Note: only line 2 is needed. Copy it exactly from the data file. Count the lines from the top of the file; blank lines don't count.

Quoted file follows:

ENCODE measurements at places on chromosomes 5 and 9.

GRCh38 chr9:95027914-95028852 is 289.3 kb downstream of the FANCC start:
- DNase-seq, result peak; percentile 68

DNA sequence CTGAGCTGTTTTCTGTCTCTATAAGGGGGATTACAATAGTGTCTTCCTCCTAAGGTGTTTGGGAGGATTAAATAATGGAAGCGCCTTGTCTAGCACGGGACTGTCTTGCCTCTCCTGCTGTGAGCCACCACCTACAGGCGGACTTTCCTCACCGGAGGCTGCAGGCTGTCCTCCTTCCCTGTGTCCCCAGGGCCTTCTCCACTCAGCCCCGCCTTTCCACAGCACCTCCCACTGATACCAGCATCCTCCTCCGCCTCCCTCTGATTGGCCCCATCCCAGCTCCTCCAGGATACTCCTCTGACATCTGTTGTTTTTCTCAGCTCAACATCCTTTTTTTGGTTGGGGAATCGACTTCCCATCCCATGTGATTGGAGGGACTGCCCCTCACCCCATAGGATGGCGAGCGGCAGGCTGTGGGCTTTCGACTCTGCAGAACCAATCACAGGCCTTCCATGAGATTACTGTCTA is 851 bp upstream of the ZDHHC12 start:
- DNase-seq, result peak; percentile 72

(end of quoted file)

GRCh38 chr9:95027914-95028852 is 289.3 kb downstream of the FANCC start: